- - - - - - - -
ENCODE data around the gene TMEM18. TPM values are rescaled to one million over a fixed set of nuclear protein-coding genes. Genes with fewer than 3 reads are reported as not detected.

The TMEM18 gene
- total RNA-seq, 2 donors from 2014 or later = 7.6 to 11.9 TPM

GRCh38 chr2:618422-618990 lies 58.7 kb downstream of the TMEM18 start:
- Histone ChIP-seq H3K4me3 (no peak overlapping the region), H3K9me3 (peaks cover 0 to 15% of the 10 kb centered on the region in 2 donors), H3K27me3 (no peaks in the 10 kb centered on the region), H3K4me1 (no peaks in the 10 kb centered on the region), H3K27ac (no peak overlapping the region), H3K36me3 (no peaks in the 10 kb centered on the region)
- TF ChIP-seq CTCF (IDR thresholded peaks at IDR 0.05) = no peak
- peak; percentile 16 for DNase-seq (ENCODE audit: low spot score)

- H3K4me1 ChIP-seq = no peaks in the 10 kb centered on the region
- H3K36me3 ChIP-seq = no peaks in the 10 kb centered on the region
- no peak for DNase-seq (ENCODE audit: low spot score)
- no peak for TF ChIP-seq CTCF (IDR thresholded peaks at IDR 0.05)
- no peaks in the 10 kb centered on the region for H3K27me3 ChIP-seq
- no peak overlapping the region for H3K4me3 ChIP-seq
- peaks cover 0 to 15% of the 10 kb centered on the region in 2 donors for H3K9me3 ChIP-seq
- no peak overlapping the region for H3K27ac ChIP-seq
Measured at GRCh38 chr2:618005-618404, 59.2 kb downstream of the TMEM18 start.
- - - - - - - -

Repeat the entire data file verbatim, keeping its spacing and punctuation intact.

ENCODE data around the gene TMEM18. TPM values are rescaled to one million over a fixed set of nuclear protein-coding genes. Genes with fewer than 3 reads are reported as not detected.

The TMEM18 gene
- total RNA-seq, 2 donors from 2014 or later = 7.6 to 11.9 TPM

GRCh38 chr2:618422-618990 lies 58.7 kb downstream of the TMEM18 start:
- Histone ChIP-seq H3K4me3 (no peak overlapping the region), H3K9me3 (peaks cover 0 to 15% of the 10 kb centered on the region in 2 donors), H3K27me3 (no peaks in the 10 kb centered on the region), H3K4me1 (no peaks in the 10 kb centered on the region), H3K27ac (no peak overlapping the region), H3K36me3 (no peaks in the 10 kb centered on the region)
- TF ChIP-seq CTCF (IDR thresholded peaks at IDR 0.05) = no peak
- peak; percentile 16 for DNase-seq (ENCODE audit: low spot score)

- H3K4me1 ChIP-seq = no peaks in the 10 kb centered on the region
- H3K36me3 ChIP-seq = no peaks in the 10 kb centered on the region
- no peak for DNase-seq (ENCODE audit: low spot score)
- no peak for TF ChIP-seq CTCF (IDR thresholded peaks at IDR 0.05)
- no peaks in the 10 kb centered on the region for H3K27me3 ChIP-seq
- no peak overlapping the region for H3K4me3 ChIP-seq
- peaks cover 0 to 15% of the 10 kb centered on the region in 2 donors for H3K9me3 ChIP-seq
- no peak overlapping the region for H3K27ac ChIP-seq
Measured at GRCh38 chr2:618005-618404, 59.2 kb downstream of the TMEM18 start.